By Duncan Richter
Simon Glendinning has a very nice essay on education in the digital age at four by three magazine. He doesn't offer any concrete policy proposals but he does discuss Nietzsche, Heidegger, Dewey, Wittgenstein, and Derrida on the subject of education. Here's a good bit:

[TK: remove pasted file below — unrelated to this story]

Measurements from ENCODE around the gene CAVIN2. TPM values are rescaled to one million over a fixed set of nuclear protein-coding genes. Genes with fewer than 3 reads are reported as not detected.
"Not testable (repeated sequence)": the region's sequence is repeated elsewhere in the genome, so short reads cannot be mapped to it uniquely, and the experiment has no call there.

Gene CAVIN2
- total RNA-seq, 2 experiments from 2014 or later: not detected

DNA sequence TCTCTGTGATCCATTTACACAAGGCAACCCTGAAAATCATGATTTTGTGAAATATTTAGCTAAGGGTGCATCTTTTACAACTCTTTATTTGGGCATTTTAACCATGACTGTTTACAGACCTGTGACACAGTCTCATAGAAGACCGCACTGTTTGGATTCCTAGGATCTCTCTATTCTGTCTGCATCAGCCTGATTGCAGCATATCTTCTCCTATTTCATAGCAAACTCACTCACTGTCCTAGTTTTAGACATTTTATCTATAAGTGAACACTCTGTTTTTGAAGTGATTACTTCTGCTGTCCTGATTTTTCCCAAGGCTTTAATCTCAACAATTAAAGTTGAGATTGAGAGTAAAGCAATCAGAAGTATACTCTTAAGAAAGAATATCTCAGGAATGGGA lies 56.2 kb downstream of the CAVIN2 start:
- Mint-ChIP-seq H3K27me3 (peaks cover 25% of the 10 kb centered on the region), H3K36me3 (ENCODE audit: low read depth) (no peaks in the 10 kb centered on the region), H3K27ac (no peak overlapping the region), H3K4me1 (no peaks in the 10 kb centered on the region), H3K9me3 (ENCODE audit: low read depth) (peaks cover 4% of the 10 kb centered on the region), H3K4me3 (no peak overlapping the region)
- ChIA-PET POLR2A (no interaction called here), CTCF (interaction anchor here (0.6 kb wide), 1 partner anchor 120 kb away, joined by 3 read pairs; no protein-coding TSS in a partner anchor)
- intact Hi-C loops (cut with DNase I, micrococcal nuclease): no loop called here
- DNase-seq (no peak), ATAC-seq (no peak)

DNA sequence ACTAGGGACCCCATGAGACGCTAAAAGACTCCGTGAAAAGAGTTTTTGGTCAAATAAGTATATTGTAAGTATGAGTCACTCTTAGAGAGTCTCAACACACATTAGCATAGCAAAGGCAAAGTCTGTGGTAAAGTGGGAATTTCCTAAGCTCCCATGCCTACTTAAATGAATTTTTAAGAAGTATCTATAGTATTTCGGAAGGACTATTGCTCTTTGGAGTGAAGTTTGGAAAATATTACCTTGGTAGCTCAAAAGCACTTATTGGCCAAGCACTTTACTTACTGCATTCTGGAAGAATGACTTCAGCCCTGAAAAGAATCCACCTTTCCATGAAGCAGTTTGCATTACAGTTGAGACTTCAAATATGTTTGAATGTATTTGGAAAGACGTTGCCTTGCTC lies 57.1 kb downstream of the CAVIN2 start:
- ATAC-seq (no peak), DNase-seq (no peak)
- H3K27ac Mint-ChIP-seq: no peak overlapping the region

Dewey is rightly regarded as a reformer in educational thinking. However, it is less frequently acknowledged that he refused to take sides in the debate between “traditional” and “progressive” educational theories. For Dewey, the merits of the latter lie in the way in which they foreground (in theory) the role of education in fostering the expression and cultivation of individuality in a democratic society. Dewey does not reject that ambition at all. However, as we shall see, he regards a central plank of the progressive programme as fundamentally inimical to achieving anything but a poor and vulgar variant of that goal.